Janya: 17 definitions


Janya means something in Hinduism, Sanskrit, Marathi, Hindi. If you want to know the exact meaning, history, etymology or English translation of this term then check out the descriptions on this page. Add your comment or reference to a book if you want to contribute to this summary article.

Alternative spellings of this word include Jany.

In Hinduism

Natyashastra (theatrics and dramaturgy)

Source: Wisdom Library: Nāṭya-śāstra

Janya (जन्य) or janyarāga is defined as “that which emanates from rāgas”, according to Umāpati in his 9th century Aumāpatam (exposition on music and dance).

Natyashastra book cover
context information

Natyashastra (नाट्यशास्त्र, nāṭyaśāstra) refers to both the ancient Indian tradition (shastra) of performing arts, (natya—theatrics, drama, dance, music), as well as the name of a Sanskrit work dealing with these subjects. It also teaches the rules for composing Dramatic plays (nataka), construction and performance of Theater, and Poetic works (kavya).

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Jyotisha (astronomy and astrology)

Source: Wikibooks (hi): Sanskrit Technical Terms

Janya (जन्य).—Rational right triangle or rectangle from which other rational figures are to be obtained; a figure with rational sides. Note: Janya is a Sanskrit technical term used in ancient Indian sciences such as Astronomy, Mathematics and Geometry.

Jyotisha book cover
context information

Jyotisha (ज्योतिष, jyotiṣa or jyotish) refers to ‘astronomy’ or “Vedic astrology” and represents the fifth of the six Vedangas (additional sciences to be studied along with the Vedas). Jyotisha concerns itself with the study and prediction of the movements of celestial bodies, in order to calculate the auspicious time for rituals and ceremonies.

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Kavya (poetry)

Source: archive.org: Naisadhacarita of Sriharsa

Janya (जन्य) refers to “those who carry the bride (in a palanquin)”, and as mentioned in the Naiṣadha-carita 11.15. In verse 11.65, 95, janyajanaḥ means the same thing. In verse 16.48 janyajana is used in the sense of those who accompany the bridegroom to the bride’s place; the members of the bridegroom’s party, or vārayātrika, as they are called, in 16.66. In 15.72 janyayātrā means “the marriage procession”, “the procession of the bridegroom’s party”. [...] The word is used in Moharājaparājaya (act 1); also in Mālatīmādhava (act VI). Jagaddhara quotes Medinī.

Kavya book cover
context information

Kavya (काव्य, kavya) refers to Sanskrit poetry, a popular ancient Indian tradition of literature. There have been many Sanskrit poets over the ages, hailing from ancient India and beyond. This topic includes mahakavya, or ‘epic poetry’ and natya, or ‘dramatic poetry’.

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Ganitashastra (Mathematics and Algebra)

Source: archive.org: Hindu Mathematics

Janya (जन्य) refers to a “triangle”, according to the principles of Bījagaṇita (“algebra” or ‘science of calculation’), according to Gaṇita-śāstra, ancient Indian mathematics and astronomy.—A triangle or a quadrilateral whose sides, altitudes and other dimensions can be expressed in terms of rational numbers is called janya (meaning generated, formed or that which is generated or formed) by Mahāvīra in the Gaṇitasārasaṃgraha.

Note: The section of Mahāvīra’s work devoted to the treatment of rational triangles and quadrilaterals bears the sub-title janya-vyavahāra (Janya operation) and it begins as “Hereafter we shall give out the janya operations in calculations relating to measurement of areas”. Mahāvīra’s treatment of the subject has been explained fully by Bibhutibhusan Datta in a paper entitled: “On Mahavira’s solution of rational triangles and quadrilaterals”.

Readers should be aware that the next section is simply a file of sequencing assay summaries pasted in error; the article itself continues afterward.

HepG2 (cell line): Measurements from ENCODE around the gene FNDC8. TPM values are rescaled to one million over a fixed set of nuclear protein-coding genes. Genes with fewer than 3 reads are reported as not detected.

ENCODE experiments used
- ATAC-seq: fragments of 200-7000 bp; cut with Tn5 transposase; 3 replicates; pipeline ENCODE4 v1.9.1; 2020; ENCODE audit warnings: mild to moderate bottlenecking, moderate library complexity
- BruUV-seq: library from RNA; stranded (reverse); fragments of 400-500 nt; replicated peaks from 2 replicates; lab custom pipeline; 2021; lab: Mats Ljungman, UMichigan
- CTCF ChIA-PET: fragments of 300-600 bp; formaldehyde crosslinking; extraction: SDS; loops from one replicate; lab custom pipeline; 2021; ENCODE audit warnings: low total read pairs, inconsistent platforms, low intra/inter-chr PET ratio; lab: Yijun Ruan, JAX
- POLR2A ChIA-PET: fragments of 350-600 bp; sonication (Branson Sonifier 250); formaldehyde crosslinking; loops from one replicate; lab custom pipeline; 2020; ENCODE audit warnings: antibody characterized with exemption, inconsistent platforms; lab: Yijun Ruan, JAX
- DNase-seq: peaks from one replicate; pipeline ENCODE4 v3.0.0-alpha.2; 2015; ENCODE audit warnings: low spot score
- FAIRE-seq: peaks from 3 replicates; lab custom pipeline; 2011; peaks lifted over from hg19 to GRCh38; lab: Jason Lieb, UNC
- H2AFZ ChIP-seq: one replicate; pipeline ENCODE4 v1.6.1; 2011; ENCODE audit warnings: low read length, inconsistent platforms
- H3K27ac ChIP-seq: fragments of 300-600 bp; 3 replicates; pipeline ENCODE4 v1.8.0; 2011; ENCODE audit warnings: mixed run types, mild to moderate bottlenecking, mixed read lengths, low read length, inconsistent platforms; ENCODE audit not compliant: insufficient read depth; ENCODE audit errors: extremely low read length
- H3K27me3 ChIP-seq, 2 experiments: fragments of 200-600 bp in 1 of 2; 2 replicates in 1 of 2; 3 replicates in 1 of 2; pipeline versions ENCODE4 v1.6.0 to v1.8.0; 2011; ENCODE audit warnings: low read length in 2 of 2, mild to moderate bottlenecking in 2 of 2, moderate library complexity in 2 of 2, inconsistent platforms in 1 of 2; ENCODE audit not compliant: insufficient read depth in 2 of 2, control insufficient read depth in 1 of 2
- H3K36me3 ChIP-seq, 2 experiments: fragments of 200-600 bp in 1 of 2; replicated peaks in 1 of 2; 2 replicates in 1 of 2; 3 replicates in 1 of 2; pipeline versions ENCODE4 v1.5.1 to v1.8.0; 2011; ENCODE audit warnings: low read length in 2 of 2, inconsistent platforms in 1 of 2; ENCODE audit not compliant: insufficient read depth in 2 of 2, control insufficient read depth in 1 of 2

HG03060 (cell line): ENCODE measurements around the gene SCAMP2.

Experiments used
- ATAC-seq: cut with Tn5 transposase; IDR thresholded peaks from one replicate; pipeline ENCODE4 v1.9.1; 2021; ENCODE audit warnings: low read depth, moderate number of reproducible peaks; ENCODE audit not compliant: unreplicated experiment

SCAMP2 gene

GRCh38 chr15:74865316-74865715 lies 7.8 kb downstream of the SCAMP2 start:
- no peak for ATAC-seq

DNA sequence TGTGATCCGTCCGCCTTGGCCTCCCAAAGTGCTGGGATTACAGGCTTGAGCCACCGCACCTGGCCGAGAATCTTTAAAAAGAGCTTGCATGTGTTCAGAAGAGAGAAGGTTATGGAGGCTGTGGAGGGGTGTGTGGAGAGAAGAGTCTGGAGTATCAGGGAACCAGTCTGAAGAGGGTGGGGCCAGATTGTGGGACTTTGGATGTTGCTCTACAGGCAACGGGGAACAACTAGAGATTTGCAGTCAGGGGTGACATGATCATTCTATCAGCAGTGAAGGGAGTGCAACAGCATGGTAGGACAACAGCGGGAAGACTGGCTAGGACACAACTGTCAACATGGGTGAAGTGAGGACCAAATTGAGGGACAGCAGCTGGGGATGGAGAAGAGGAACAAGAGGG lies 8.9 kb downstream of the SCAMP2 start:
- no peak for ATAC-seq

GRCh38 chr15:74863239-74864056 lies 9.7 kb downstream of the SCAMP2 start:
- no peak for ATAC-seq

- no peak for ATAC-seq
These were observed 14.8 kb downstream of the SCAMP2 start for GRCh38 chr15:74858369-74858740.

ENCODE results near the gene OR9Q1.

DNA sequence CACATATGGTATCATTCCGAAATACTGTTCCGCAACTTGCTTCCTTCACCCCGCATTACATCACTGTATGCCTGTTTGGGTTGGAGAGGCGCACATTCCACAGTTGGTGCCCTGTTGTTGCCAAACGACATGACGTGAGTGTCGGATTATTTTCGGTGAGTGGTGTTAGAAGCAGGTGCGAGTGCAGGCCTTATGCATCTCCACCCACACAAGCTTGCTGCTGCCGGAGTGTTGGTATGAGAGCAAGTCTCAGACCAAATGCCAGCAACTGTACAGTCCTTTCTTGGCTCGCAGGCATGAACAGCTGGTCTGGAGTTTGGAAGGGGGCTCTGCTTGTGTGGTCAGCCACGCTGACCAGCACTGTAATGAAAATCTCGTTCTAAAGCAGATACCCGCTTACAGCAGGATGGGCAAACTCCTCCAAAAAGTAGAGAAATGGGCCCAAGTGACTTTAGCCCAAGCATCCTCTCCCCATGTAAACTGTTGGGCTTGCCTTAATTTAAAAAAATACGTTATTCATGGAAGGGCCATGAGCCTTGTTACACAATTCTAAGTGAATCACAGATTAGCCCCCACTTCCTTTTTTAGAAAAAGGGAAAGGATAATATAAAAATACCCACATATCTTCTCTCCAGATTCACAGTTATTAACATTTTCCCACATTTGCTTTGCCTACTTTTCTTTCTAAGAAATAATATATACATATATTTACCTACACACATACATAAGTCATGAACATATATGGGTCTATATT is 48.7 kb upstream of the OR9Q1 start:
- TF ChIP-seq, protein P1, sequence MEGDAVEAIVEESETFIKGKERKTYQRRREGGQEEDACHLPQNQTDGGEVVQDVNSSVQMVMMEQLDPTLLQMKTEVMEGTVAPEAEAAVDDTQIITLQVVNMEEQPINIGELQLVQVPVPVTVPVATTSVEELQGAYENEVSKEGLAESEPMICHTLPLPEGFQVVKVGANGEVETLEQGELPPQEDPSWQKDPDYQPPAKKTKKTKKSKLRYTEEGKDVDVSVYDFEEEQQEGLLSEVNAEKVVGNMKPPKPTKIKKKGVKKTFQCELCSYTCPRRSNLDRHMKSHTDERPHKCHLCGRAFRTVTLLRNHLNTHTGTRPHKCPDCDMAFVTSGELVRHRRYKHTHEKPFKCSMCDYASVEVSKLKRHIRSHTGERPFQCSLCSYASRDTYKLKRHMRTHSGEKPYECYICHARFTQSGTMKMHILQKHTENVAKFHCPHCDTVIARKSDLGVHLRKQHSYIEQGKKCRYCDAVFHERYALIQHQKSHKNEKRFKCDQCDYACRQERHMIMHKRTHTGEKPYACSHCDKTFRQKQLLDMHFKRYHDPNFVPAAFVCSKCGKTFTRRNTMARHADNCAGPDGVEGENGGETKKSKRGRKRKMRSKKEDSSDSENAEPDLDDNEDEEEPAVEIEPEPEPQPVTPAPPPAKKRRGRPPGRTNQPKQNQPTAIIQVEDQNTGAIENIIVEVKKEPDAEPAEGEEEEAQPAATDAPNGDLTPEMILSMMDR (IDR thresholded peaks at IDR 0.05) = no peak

Ganitashastra book cover
context information

Ganitashastra (शिल्पशास्त्र, gaṇitaśāstra) refers to the ancient Indian science of mathematics, algebra, number theory, arithmetic, etc. Closely allied with astronomy, both were commonly taught and studied in universities, even since the 1st millennium BCE. Ganita-shastra also includes ritualistic math-books such as the Shulba-sutras.

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Languages of India and abroad

Marathi-English dictionary

Source: DDSA: The Molesworth Marathi and English Dictionary

janya (जन्य).—p (S) Born, produced, caused, formed, made. Ex. of comp. pittajanya, kaphajanya, vāta- janya, śōkajanya, krōdhajanya, kāmajanya, jalajanya, ajñāna- janya &c. endlessly. 2 That is to be born or produced, future.

context information

Marathi is an Indo-European language having over 70 million native speakers people in (predominantly) Maharashtra India. Marathi, like many other Indo-Aryan languages, evolved from early forms of Prakrit, which itself is a subset of Sanskrit, one of the most ancient languages of the world.

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Sanskrit dictionary

Source: DDSA: The practical Sanskrit-English dictionary

Janya (जन्य).—a. [jan kartari yat]

1) To be born or produced.

2) Born, produced.

3) (At the end of comp.) Born from, occasioned by.

4) Belonging to a race or family

5) Vulgar, common.

6) National.

7) Relating to, or fit for men.

-nyaḥ 1 A father.

2) A friend, attendant or relative of a bridegroom; Mālatīmādhava (Bombay) 6.2.

3) A common man.

4) A report, rumour.

-nyā 1 Mother's friend,

2) The relation of a bride, a bride's maid; याहीति जन्यामवदत् कुमारी (yāhīti janyāmavadat kumārī) R.6.3.

3) Pleasure, happiness.

4) Affection.

5) a market.

6) The world; जन्या तु मातृसख्यां च मदे हट्टे जनेऽपि च । लोके जन्तौ (janyā tu mātṛsakhyāṃ ca made haṭṭe jane'pi ca | loke jantau) ... Nm.

-nyam 1 Birth, production, creation.

2) That which is born or created, a created thing, an effect (opp. janaka) जन्यानां जनकः कालः (janyānāṃ janakaḥ kālaḥ) Bhāṣā. P.45; जनकस्य स्वभावो हि जन्ये तिष्ठति निश्चितम् (janakasya svabhāvo hi janye tiṣṭhati niścitam) Śabdak.

3) The body; तुष्टाव जन्यं विसृजञ्जनार्दनम् (tuṣṭāva janyaṃ visṛjañjanārdanam) Bhāgavata 1.9.31.

4) A portent occurring at birth.

5) A market, a fair.

6) War, battle; तत्र जन्यं रघोर्घोरं पर्वतीयैर्गणरभूत् (tatra janyaṃ raghorghoraṃ parvatīyairgaṇarabhūt) R.4.77; चारुणा रमते जन्ये कोऽभीतो रसिताशिनि (cāruṇā ramate janye ko'bhīto rasitāśini) Kirātārjunīya 15.23.